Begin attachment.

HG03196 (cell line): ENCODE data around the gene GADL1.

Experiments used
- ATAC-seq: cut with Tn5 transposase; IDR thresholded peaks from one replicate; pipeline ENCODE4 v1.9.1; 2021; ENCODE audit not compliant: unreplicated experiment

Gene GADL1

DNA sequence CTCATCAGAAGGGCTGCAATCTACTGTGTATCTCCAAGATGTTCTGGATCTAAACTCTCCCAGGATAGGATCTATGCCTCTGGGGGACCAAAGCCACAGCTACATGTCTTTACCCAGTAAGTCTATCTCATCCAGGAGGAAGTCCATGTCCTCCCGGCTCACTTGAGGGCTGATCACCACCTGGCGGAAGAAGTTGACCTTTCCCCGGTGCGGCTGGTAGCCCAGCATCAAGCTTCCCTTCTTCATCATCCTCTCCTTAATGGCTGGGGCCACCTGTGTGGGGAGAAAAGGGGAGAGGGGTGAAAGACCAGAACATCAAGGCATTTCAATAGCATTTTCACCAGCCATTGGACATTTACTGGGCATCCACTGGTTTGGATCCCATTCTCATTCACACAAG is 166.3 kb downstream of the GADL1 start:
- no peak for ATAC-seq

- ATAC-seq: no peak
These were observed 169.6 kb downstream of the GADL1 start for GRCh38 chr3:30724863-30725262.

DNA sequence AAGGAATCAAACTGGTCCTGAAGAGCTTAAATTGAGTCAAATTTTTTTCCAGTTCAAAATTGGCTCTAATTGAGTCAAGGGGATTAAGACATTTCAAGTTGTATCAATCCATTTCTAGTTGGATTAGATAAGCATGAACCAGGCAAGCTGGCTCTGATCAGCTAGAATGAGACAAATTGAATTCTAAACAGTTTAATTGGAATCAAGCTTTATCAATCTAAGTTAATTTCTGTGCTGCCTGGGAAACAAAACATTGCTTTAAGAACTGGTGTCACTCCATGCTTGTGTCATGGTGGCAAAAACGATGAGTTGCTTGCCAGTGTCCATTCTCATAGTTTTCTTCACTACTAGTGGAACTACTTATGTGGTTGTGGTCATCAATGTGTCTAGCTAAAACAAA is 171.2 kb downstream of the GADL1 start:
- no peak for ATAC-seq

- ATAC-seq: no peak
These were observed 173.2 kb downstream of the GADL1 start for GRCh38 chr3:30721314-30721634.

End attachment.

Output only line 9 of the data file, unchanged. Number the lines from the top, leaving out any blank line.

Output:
DNA sequence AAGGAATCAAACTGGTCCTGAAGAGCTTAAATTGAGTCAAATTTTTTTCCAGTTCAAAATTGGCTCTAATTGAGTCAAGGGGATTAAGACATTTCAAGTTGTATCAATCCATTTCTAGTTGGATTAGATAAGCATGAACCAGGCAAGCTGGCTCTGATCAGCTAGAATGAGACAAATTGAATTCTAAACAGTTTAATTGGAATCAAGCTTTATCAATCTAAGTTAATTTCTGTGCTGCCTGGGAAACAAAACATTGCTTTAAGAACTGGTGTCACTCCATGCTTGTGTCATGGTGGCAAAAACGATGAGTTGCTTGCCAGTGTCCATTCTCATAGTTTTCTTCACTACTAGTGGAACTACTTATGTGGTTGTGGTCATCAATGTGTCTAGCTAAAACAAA is 171.2 kb downstream of the GADL1 start: